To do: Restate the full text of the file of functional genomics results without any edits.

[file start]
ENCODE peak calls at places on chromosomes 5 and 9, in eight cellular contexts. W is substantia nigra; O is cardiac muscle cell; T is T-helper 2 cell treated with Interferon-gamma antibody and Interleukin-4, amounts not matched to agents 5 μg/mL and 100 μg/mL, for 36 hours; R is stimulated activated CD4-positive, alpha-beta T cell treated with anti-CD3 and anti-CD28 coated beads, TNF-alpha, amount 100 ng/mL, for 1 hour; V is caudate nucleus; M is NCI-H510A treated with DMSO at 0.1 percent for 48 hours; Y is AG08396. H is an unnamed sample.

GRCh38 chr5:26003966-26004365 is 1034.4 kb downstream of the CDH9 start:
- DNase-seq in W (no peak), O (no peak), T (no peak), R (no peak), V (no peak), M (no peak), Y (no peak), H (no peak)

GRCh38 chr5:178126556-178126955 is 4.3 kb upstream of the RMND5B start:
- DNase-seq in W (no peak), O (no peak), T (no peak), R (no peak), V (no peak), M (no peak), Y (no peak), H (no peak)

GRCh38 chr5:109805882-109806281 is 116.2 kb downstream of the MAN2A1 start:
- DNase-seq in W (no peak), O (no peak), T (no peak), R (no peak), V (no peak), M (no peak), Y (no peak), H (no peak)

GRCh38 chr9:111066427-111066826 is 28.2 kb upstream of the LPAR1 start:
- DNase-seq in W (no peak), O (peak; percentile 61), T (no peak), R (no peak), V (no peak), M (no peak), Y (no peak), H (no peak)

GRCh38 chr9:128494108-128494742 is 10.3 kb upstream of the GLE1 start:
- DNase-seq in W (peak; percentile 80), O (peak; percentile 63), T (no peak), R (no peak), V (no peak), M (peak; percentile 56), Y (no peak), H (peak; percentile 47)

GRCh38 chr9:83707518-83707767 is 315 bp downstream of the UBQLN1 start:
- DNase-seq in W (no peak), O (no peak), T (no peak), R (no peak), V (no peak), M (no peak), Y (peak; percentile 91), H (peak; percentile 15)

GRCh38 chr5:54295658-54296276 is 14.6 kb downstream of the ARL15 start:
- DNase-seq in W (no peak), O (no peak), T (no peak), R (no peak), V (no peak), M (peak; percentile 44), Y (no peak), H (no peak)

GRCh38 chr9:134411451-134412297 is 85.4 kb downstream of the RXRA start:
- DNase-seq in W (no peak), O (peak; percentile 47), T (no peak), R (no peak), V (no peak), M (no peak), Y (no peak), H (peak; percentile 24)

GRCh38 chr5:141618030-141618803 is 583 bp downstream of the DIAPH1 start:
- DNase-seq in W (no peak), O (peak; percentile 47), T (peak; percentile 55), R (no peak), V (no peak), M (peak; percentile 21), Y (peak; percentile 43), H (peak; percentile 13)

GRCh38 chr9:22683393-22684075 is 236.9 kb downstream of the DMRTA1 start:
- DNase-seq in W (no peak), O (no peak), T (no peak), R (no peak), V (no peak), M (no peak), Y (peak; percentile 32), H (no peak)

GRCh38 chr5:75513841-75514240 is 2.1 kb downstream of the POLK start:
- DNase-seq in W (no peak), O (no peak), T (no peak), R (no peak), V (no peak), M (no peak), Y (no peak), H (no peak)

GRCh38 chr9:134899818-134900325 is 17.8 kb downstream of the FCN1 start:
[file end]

ENCODE peak calls at places on chromosomes 5 and 9, in eight cellular contexts. W is substantia nigra; O is cardiac muscle cell; T is T-helper 2 cell treated with Interferon-gamma antibody and Interleukin-4, amounts not matched to agents 5 μg/mL and 100 μg/mL, for 36 hours; R is stimulated activated CD4-positive, alpha-beta T cell treated with anti-CD3 and anti-CD28 coated beads, TNF-alpha, amount 100 ng/mL, for 1 hour; V is caudate nucleus; M is NCI-H510A treated with DMSO at 0.1 percent for 48 hours; Y is AG08396. H is an unnamed sample.

GRCh38 chr5:26003966-26004365 is 1034.4 kb downstream of the CDH9 start:
- DNase-seq in W (no peak), O (no peak), T (no peak), R (no peak), V (no peak), M (no peak), Y (no peak), H (no peak)

GRCh38 chr5:178126556-178126955 is 4.3 kb upstream of the RMND5B start:
- DNase-seq in W (no peak), O (no peak), T (no peak), R (no peak), V (no peak), M (no peak), Y (no peak), H (no peak)

GRCh38 chr5:109805882-109806281 is 116.2 kb downstream of the MAN2A1 start:
- DNase-seq in W (no peak), O (no peak), T (no peak), R (no peak), V (no peak), M (no peak), Y (no peak), H (no peak)

GRCh38 chr9:111066427-111066826 is 28.2 kb upstream of the LPAR1 start:
- DNase-seq in W (no peak), O (peak; percentile 61), T (no peak), R (no peak), V (no peak), M (no peak), Y (no peak), H (no peak)

GRCh38 chr9:128494108-128494742 is 10.3 kb upstream of the GLE1 start:
- DNase-seq in W (peak; percentile 80), O (peak; percentile 63), T (no peak), R (no peak), V (no peak), M (peak; percentile 56), Y (no peak), H (peak; percentile 47)

GRCh38 chr9:83707518-83707767 is 315 bp downstream of the UBQLN1 start:
- DNase-seq in W (no peak), O (no peak), T (no peak), R (no peak), V (no peak), M (no peak), Y (peak; percentile 91), H (peak; percentile 15)

GRCh38 chr5:54295658-54296276 is 14.6 kb downstream of the ARL15 start:
- DNase-seq in W (no peak), O (no peak), T (no peak), R (no peak), V (no peak), M (peak; percentile 44), Y (no peak), H (no peak)

GRCh38 chr9:134411451-134412297 is 85.4 kb downstream of the RXRA start:
- DNase-seq in W (no peak), O (peak; percentile 47), T (no peak), R (no peak), V (no peak), M (no peak), Y (no peak), H (peak; percentile 24)

GRCh38 chr5:141618030-141618803 is 583 bp downstream of the DIAPH1 start:
- DNase-seq in W (no peak), O (peak; percentile 47), T (peak; percentile 55), R (no peak), V (no peak), M (peak; percentile 21), Y (peak; percentile 43), H (peak; percentile 13)

GRCh38 chr9:22683393-22684075 is 236.9 kb downstream of the DMRTA1 start:
- DNase-seq in W (no peak), O (no peak), T (no peak), R (no peak), V (no peak), M (no peak), Y (peak; percentile 32), H (no peak)

GRCh38 chr5:75513841-75514240 is 2.1 kb downstream of the POLK start:
- DNase-seq in W (no peak), O (no peak), T (no peak), R (no peak), V (no peak), M (no peak), Y (no peak), H (no peak)

GRCh38 chr9:134899818-134900325 is 17.8 kb downstream of the FCN1 start: